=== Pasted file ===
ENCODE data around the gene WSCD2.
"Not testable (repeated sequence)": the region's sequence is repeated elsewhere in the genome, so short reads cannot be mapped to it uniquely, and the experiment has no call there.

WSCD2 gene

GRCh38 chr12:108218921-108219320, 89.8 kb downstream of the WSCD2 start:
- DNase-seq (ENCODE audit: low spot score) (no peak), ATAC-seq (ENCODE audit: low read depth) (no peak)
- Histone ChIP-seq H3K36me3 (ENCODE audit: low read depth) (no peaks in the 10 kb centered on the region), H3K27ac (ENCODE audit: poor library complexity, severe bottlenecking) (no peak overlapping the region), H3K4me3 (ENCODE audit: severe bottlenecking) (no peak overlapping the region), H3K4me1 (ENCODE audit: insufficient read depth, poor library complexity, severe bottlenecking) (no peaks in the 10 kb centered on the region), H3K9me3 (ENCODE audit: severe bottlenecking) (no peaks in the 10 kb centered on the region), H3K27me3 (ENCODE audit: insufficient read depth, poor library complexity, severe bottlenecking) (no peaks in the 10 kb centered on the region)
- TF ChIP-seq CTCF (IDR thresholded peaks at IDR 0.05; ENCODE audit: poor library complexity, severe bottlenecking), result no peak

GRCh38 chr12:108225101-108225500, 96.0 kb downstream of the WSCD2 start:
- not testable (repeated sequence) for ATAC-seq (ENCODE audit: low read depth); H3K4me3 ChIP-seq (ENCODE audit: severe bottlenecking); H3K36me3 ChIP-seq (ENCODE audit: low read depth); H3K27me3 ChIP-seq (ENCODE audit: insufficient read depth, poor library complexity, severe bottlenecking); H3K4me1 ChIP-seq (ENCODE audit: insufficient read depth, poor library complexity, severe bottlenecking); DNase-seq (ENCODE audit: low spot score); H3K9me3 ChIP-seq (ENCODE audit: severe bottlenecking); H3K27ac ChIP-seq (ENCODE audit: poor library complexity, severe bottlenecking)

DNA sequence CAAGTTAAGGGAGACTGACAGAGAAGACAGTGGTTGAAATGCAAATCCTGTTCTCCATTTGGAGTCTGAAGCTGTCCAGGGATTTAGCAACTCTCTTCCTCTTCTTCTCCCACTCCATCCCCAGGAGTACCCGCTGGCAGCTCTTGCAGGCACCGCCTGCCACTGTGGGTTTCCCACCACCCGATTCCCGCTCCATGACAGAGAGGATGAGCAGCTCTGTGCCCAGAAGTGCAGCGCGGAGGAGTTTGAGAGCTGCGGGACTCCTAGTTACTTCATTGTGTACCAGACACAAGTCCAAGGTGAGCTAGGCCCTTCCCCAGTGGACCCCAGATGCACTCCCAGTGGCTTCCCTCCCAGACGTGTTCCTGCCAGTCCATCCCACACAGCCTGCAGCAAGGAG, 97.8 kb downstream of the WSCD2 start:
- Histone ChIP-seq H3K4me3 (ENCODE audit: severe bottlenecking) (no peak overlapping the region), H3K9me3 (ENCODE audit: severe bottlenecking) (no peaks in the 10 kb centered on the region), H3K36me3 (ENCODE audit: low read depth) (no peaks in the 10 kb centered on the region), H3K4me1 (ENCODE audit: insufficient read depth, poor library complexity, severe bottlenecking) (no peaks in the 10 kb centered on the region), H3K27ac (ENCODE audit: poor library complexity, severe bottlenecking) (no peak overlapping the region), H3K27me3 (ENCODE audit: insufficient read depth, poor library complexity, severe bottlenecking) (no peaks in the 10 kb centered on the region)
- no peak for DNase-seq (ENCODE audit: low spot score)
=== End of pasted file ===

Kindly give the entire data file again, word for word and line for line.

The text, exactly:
ENCODE data around the gene WSCD2.
"Not testable (repeated sequence)": the region's sequence is repeated elsewhere in the genome, so short reads cannot be mapped to it uniquely, and the experiment has no call there.

WSCD2 gene

GRCh38 chr12:108218921-108219320, 89.8 kb downstream of the WSCD2 start:
- DNase-seq (ENCODE audit: low spot score) (no peak), ATAC-seq (ENCODE audit: low read depth) (no peak)
- Histone ChIP-seq H3K36me3 (ENCODE audit: low read depth) (no peaks in the 10 kb centered on the region), H3K27ac (ENCODE audit: poor library complexity, severe bottlenecking) (no peak overlapping the region), H3K4me3 (ENCODE audit: severe bottlenecking) (no peak overlapping the region), H3K4me1 (ENCODE audit: insufficient read depth, poor library complexity, severe bottlenecking) (no peaks in the 10 kb centered on the region), H3K9me3 (ENCODE audit: severe bottlenecking) (no peaks in the 10 kb centered on the region), H3K27me3 (ENCODE audit: insufficient read depth, poor library complexity, severe bottlenecking) (no peaks in the 10 kb centered on the region)
- TF ChIP-seq CTCF (IDR thresholded peaks at IDR 0.05; ENCODE audit: poor library complexity, severe bottlenecking), result no peak

GRCh38 chr12:108225101-108225500, 96.0 kb downstream of the WSCD2 start:
- not testable (repeated sequence) for ATAC-seq (ENCODE audit: low read depth); H3K4me3 ChIP-seq (ENCODE audit: severe bottlenecking); H3K36me3 ChIP-seq (ENCODE audit: low read depth); H3K27me3 ChIP-seq (ENCODE audit: insufficient read depth, poor library complexity, severe bottlenecking); H3K4me1 ChIP-seq (ENCODE audit: insufficient read depth, poor library complexity, severe bottlenecking); DNase-seq (ENCODE audit: low spot score); H3K9me3 ChIP-seq (ENCODE audit: severe bottlenecking); H3K27ac ChIP-seq (ENCODE audit: poor library complexity, severe bottlenecking)

DNA sequence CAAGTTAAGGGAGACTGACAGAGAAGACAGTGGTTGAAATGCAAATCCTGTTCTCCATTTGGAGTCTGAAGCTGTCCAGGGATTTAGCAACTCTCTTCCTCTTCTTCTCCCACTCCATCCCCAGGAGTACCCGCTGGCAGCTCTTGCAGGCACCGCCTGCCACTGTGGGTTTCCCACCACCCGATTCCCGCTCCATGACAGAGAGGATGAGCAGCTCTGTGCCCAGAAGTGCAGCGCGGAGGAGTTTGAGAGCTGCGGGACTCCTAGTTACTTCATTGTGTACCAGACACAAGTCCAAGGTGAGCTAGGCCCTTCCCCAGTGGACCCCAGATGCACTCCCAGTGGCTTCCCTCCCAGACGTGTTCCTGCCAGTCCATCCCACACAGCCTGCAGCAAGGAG, 97.8 kb downstream of the WSCD2 start:
- Histone ChIP-seq H3K4me3 (ENCODE audit: severe bottlenecking) (no peak overlapping the region), H3K9me3 (ENCODE audit: severe bottlenecking) (no peaks in the 10 kb centered on the region), H3K36me3 (ENCODE audit: low read depth) (no peaks in the 10 kb centered on the region), H3K4me1 (ENCODE audit: insufficient read depth, poor library complexity, severe bottlenecking) (no peaks in the 10 kb centered on the region), H3K27ac (ENCODE audit: poor library complexity, severe bottlenecking) (no peak overlapping the region), H3K27me3 (ENCODE audit: insufficient read depth, poor library complexity, severe bottlenecking) (no peaks in the 10 kb centered on the region)
- no peak for DNase-seq (ENCODE audit: low spot score)